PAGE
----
Kohinoor's Baby Boomer
Harley was my parents' Springer Spaniel; though my sister and I always thought of him as our dog too. When our old family cocker died unexpectedly, my dad lobbied for a bigger dog...when they decided on a Springer, I immediately thought of a dog that Levi and I used to compete with in obedience. Raven had her CH and UDX and was an absolute sweetheart; given that Springers sometimes have temperament issues I decided that if this was what Mom and Dad wanted that I had to convince them we needed a dog from this kennel. We tracked down Raven's breeder, who didn't have puppies at the time, but had bred her stud dog and put us in touch with the owner of the female, who had a large litter of puppies. The three of us drove down to Lexington to pick him out, and a short time later "Grisham" became Harley and came to live with my parents in their new house backing up to a lake- seemed like the perfect place for a sporting dog.
But despite the above picture, Harley was not impressed with the lake and other than a couple of falls into it he was content to stay on the shore. When my parents bought a place in Florida with their own pool, he ventured in a few times but quickly decided he was more of a sunbather instead.
When he was less than a year old, Harley had his one and only "bad dog" episode...and it was a doozy. Both of my parents had had the flu and felt terrible. They called me and said Harley was vomiting as well and thought he had the same thing...with viral issues this usually isn't the case and when I took them over some medicine I was worried because he didn't look so good. The next morning he was still no better (though Mom and Dad were) and they brought him in for radiographs. Visible in his stomach were two pieces of metal that ended up being twisty ties; I decided to go in after them and it was lucky I did. In addition to those metal ties which showed up well on the x-rays, he also had eaten cellophane wrappers, plastic bottle caps, the finger of a glove, all kinds of stuff. Wound tight around them wrapping them into one giant hard wad were many individual strands of sissel rope. He had taken one of those stuffed toys with rope arms and legs and strand by strand pulled out and ate pieces of sissel. He survived that episode with no long term effects except that forever after he hated coming to the clinic!
Several years ago Harley started spending his winters and springs in Sanibel with my parents. He was content to visit the beach only occasionally, but he loved his walks with my dad and was constantly on the alert for lizards and iguanas- even more fun than the squirrels and bunnies at home.
Harley was diagnosed with Cushings disease in 2009, but he was the easiest Cushings dog to treat ever, with his lab values quickly normalizing and not even requiring long term medication. His symptoms had very sudden onset- massive increase in drinking and urinating (with accompanying secondary urinary tract infection), changes in his coat, and seeming to age almost overnight. Up until then he looked like a vigorous teenager. He still looked pretty good, but his hard shiny coat got a little softer and fuzzier, his vision was not what it had been, and his legs were not as strong as they once were though he still had that beautiful floating trot.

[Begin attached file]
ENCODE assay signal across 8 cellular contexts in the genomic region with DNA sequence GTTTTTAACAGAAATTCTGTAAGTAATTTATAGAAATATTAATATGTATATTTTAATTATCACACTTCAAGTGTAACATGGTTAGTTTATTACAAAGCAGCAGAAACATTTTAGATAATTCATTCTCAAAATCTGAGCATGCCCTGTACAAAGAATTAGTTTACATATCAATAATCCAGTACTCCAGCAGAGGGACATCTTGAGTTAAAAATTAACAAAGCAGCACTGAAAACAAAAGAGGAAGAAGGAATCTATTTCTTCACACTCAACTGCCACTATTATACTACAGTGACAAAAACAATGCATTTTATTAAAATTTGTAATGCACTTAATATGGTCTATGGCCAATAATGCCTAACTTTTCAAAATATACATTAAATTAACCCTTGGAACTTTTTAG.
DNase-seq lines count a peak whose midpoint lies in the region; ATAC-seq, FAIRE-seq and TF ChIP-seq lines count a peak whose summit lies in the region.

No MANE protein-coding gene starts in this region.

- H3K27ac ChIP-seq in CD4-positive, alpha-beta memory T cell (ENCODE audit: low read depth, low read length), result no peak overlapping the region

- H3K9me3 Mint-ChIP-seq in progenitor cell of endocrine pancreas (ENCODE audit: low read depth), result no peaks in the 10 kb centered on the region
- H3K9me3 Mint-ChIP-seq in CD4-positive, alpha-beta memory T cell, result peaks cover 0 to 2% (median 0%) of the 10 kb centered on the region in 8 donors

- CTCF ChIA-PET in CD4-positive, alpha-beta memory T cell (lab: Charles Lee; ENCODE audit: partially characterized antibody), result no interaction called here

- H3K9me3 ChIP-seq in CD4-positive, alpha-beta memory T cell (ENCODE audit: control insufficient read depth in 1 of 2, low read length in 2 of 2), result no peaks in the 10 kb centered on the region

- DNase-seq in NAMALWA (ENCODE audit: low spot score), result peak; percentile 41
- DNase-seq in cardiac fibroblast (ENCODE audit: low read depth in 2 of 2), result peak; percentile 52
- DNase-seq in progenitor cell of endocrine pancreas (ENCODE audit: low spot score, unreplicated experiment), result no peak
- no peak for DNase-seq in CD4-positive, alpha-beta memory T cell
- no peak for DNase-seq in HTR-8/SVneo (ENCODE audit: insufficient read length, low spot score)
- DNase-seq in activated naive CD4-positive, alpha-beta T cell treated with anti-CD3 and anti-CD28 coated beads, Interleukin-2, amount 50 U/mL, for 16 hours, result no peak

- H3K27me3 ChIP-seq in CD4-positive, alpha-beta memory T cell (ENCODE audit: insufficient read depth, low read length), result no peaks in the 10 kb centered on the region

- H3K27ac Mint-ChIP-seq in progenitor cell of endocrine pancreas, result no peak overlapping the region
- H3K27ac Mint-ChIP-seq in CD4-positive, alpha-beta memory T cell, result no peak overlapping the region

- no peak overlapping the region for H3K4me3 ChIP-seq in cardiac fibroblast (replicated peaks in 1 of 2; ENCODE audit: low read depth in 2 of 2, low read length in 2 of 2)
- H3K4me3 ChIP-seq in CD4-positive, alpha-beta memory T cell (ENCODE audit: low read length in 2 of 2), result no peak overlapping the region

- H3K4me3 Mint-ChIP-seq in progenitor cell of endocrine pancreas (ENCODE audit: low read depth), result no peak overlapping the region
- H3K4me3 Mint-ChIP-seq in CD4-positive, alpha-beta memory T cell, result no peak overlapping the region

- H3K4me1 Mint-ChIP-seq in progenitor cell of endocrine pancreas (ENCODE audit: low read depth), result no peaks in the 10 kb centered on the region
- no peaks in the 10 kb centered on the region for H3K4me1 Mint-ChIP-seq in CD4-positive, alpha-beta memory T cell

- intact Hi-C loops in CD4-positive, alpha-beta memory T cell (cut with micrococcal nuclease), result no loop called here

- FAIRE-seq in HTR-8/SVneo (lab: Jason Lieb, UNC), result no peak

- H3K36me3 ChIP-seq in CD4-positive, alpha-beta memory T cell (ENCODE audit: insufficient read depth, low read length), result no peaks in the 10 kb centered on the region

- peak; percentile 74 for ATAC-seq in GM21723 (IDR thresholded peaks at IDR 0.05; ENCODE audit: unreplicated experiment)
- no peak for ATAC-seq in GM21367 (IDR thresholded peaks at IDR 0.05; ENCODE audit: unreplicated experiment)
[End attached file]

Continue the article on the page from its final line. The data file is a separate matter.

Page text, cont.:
The picture above was taken at Christmas this year, Robbie's first Christmas and Harley's last.
Last Easter Harley and Cory had a great day playing in Mom and Dad's backyard. Harley still could romp and play and keep up, but boy did he pay with stiffness and soreness afterwards. He was really starting to show his age though he had looked like a teenager until he was 11 or so. The rest of these pictures were all taken that day. Just a couple of weeks later, back in Florida, Harley was not acting right one day and didn't seem to be breathing well. A visit to his Florida vet, Dr. Denise Kalliainen at Gulf Coast Veterinary Clinic in Fort Myers followed by an ultrasound at the specialty referral center showed a mass in his chest which appeared to be wrapped around the big vessels near the heart. An aspirate was unsuccessful in identifying exactly what type of cancer it was; but after talking with his oncologist it was obvious what our choices should be. It was unlikely to be a type of cancer that responded to chemotherapy and the next step would be surgery to attempt to remove as much of the tumor as possible; but it was unlikely given the location that they would be able to get it all. With an older dog with one major health issue already, putting him through such an invasive procedure with our best hope being of only gaining him a few weeks to months would have been counterproductive. We treated him symptomatically and hoped we would have a little more good time with him.
Harley surprised us all and made it out a year after his original diagnosis. His repeat chest films were pretty ugly, but he didn't seem to know it and his quality of life was pretty good all summer and into the fall. As winter came on, he developed some neurologic symptoms and I was pretty sure the cancer had spread. It became harder and harder for him to get up and down and maintain his balance.
So tonight we sat on the screened porch with Harley, overlooking his lake with the birds singing in the background, and let him move on. He had a great life and was well loved and he will be missed by his buddies Cory and Robbie (the obnoxious puppy he loved playing with, who would have guessed the old man would tolerate his behavior?) and his cat Spooky. I know his old buddy Boo the cat was waiting to greet him joyfully; Levi and Andy perhaps not so enthusiastically!
Rest well sweet Harley, you were a good dog and a great friend. I hope you enjoyed the dance.